Le Petit Déj: An introductory unit on French mealtimes for Novice learners

petitdej Although food is the last thing I want to think about after several days of holiday feasting, my syllabus says that my French 1 students will begin studying French mealtimes when we go back to school on January 5th.  Therefore, in my downtime during the first few days of winter break, I’ve developed the following unit to teach my students how to discuss and describe what they eat for breakfast as well as to compare typical American and French/Belgian breakfasts. Here’s the packet I will give the students which contains all the materials and resources for the mini-unit.   Le-Petit-Dejeuner (1)

I think these activities will take about 4 days, and this is how I plan on conducting each lesson.

Day 1 The students will first watch a short instructional video showing the students what food items are included in a typical French breakfast.  They will check each item that they hear and we will then discuss the correct answers.  Afterward, the students will interview a partner about how often s/he has each of the items on the list.  I will then ask a series of questions (Ton partenaire prend souvent du café? Ta partenaire prend souvent du yaourt ? etc.) before assigning the writing activity in which the students compare their breakfast habits to a partner’s.  If there is time remaining in the class period, the students will begin the interpretive activity in which they read an article about breakfast in Belgium. (Edited 11/5/19: Click here for the infographic. )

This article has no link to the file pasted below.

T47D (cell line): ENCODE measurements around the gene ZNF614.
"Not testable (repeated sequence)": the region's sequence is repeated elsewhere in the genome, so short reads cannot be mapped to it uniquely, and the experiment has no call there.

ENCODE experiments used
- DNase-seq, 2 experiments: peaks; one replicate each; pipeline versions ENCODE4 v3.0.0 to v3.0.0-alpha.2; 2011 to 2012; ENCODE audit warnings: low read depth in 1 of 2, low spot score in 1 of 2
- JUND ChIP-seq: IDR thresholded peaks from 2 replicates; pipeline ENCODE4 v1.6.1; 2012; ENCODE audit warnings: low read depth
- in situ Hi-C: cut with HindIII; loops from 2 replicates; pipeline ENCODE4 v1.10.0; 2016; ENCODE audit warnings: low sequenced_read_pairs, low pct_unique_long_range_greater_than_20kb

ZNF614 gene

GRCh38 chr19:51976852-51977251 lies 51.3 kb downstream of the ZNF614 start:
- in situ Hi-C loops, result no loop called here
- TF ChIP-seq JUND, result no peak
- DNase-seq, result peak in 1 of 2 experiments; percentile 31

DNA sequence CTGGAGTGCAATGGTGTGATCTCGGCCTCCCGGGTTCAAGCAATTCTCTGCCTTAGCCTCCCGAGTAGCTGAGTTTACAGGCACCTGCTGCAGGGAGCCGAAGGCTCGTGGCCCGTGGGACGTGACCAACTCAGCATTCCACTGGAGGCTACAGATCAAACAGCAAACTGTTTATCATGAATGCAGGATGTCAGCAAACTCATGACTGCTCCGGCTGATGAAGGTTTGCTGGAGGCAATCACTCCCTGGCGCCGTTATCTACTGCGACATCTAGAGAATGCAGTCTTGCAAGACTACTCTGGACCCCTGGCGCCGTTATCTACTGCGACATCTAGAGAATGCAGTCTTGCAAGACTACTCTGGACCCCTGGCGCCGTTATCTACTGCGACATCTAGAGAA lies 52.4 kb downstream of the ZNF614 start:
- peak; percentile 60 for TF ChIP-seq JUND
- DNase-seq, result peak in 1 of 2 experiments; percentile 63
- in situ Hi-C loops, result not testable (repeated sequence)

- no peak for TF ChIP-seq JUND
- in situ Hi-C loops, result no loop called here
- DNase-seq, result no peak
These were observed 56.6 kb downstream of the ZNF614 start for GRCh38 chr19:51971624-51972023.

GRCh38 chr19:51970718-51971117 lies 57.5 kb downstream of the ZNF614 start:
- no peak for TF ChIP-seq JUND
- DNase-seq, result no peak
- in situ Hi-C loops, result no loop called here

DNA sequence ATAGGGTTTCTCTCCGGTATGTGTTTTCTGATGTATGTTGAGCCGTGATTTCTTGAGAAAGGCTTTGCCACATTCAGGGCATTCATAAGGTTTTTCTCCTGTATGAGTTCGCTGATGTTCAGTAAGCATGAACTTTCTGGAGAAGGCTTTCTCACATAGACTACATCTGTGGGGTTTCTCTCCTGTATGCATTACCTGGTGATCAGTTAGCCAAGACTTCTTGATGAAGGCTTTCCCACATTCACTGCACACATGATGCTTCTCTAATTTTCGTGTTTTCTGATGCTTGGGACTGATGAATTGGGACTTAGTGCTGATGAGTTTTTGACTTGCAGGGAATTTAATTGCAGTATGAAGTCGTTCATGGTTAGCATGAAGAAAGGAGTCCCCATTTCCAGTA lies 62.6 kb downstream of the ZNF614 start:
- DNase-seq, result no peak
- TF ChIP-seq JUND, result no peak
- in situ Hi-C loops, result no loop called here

Day 2 I will start the period with the video (III) activity since I will be conducting this as a whole class activity using the projector.  After discussing the correct responses, the students will do the accompanying interpersonal pair activity, with a partner other than the one they spoke to in the previous day’s lesson.  Lastly, the students will have time to finish the interpretive reading activity about breakfast in Belgium.  Because this is an individual activity, I like to assign it as the last activity in the period to allow for differences in reading pace among the students.

Day 3 I will begin this class with a video (IV) after which the students will complete the “Guess Who” interpersonal activity.  After a couple of rounds of this game, the students will write a paragraph about their own breakfast habits.

Day 4 I will begin this activity with a short interpretive activity about typical American breakfasts.  After all students have completed the reading (early finishers can start the presentational activity), the students will complete the pair interview based on this article.  Lastly they will fill in a graphic organizer comparing French and American breakfasts.

Day 5 The students will take a formative assessment on breakfast vocabulary.

Whew.  Week one is planned for French 1—only 3 more preps to go!

Have a peaceful holiday season and winter break!


27 thoughts on “Le Petit Déj: An introductory unit on French mealtimes for Novice learners

      1. Cristina Kubicki Ivanov

        The link for the infographic is not available. Can you please provide me with the link? I greatly appreciate it. Merci d’avance. 🙂

        1. madameshepard Post author

          Hi, Cristina I included an updated link for one of the texts on the post, is this the infographic you mean?

          1. Olivia Hipp